Pring-Wilson May Face Murder Retrial
Former student Alexander Pring-Wilson was tried and convicted last fall for fatally stabbing Michael D. Colono during an altercation outside a pizzeria on Western Avenue, in what Pring-Wilson argues was self-defense. But the three-week trial may have been for naught if Judge Regina Quinlan orders a retrial in light of a recent Superior Judicial Court (SJC) ruling, which asserted that evidence of a victim’s violent past is admissible in court.
Quinlan had rejected attempts by the defense to introduce Colono’s criminal history during trial. She first reconvened the parties in April to discuss reopening the high-profile case. After a final discussion with counsel last Wednesday, Quinlan is currently deciding whether Pring-Wilson is entitled to a new trial.
A smiling Pring-Wilson, donning ankle shackles with his pressed suit, strolled into court to hear lawyers squabble over his fate last week.
Assistant District Attorney Adrienne Lynch argued before the court that the SJC ruling was meant to go into effect “prospectively”—and not retroactively.
Because of this, she argued, the SJC ruling, which was handed down five months before the verdict, does not apply to the Pring-Wilson case.
Lynch also argued that Colono’s run-ins with the law were not crimes against people.
“He has a criminal history,” Lynch said in hearing last May. “But he doesn’t have a history of violence.”
Colono was found guilty in 2002 of possessing crack cocaine with intent to distribute. His cousin, Samuel E. Rodriguez, who partook in the scuffle the night Colono died, has several assault and battery charges to his name. The defense also points to an event, documented in a police report, in which Colono allegedly threw money in a cashier’s face, kicked a door, and shattered glass at a local restaurant.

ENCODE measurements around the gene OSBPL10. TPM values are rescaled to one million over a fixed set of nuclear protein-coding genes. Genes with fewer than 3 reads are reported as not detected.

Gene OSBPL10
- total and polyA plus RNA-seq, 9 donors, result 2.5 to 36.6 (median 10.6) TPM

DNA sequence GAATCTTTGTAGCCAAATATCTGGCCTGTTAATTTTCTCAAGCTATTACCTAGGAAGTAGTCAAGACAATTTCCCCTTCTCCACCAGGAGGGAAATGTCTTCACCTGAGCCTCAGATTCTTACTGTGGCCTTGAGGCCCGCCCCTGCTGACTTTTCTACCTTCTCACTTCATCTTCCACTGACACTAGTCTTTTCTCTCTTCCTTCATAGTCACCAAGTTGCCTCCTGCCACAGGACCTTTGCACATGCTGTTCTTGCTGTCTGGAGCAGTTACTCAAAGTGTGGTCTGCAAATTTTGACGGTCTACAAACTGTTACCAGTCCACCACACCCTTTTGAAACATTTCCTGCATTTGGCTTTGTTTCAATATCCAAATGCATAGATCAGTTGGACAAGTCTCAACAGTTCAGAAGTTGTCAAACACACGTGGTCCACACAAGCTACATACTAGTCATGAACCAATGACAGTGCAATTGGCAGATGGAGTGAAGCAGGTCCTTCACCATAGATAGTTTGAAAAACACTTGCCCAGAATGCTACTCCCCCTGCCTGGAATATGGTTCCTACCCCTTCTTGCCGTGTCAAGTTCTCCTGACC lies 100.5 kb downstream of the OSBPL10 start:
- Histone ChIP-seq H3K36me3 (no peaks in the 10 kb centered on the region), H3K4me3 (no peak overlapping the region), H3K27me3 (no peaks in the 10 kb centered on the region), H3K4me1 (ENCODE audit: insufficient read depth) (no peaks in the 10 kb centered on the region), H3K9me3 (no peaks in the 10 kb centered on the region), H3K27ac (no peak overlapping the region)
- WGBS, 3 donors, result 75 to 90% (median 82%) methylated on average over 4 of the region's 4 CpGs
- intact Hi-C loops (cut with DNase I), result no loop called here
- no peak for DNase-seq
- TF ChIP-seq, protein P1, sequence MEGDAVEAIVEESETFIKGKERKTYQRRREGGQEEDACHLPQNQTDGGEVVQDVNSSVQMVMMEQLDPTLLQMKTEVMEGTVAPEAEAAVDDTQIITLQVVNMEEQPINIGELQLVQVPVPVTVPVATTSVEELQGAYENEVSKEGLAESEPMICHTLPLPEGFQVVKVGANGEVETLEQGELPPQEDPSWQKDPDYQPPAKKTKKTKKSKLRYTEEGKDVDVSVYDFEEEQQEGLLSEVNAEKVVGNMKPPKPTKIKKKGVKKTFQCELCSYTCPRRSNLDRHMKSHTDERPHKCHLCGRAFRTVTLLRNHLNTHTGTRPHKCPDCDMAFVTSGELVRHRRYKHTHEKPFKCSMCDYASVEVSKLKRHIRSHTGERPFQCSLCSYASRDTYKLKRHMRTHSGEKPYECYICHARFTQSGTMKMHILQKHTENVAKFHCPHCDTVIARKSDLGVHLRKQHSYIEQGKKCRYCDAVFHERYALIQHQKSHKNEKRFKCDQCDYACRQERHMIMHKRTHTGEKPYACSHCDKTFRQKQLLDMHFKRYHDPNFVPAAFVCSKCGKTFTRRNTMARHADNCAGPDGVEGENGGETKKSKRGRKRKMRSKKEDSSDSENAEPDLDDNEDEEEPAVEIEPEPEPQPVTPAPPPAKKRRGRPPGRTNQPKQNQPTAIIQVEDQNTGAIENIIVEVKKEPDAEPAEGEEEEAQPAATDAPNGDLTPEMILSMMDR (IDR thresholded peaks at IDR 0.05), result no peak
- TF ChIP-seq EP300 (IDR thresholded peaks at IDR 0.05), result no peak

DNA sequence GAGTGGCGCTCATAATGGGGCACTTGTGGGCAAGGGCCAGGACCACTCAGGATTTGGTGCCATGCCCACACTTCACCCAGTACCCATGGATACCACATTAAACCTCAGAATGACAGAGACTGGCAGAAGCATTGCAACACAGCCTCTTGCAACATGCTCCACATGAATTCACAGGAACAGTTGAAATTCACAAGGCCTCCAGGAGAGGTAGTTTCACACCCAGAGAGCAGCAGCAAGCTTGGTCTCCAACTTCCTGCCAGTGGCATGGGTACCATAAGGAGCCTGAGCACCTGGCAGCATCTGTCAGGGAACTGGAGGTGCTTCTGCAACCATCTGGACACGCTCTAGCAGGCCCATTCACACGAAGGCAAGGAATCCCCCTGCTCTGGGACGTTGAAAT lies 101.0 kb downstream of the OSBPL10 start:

Defense attorney Charles Rankin argued in court on Wednesday that background information about Colono’s past might have changed jurors’ opinions about who started the fight that night.
But former jury forewoman Carol D. Neville said, contrary to the defense’s claims, that even she’d heard of the 18-year-old’s criminal indiscretions, she still would not have been convinced to side with the defense.
“It wouldn’t have swayed my judgment, or others’ [on the jury], because he was not armed at the time and we looked at the incident when it occurred,” she said. “Even if he had a background or a history, it wouldn’t have changed that night.”
MIT professor Ceasar L. McDowell, who also sat on the jury, said they already knew of Colono’s sullied past—which included growing up in poverty and becoming a father at 15.
“People on the jury weren’t fooled,” he said. “They didn’t think Michael and his cousin were without problems.”
But Pring-Wilson’s ex-girlfriend, Jennifer Hansen, said the defendant was overcharged to begin with.
“I’m hopeful that there will be an opportunity for a full trial,” Hansen, a student at the UCLA School of Law, told the Crimson. “I think it was irresponsible of the District Attorney to present an incomplete story, and the people of Cambridge should be outraged.”
Cambridge Mayor Michael A. Sullivan is convinced that Pring-Wilson received a fair trial.
“He was represented by able counsel,” he said. “When that happens, fair trials take place.”
Although the judge is not bound by the SJC ruling to consider a retrial for Pring-Wilson, it is incumbent upon her to mull over the possibility, said Climenko Professor of Law Charles J. Ogletree.
“The judge has to examine every credible claim concerning whether the defendant received a fair trail and, if not, entertain the possibility of reopening it,” he added. “I have much faith in the judicial process to ultimately reach the right result in this case.”
The District Attorney’s press office said Wednesday that there is no timetable upon which Quinlan must make decision.
—Staff writer Robin M. Peguero can be reached at email@example.com.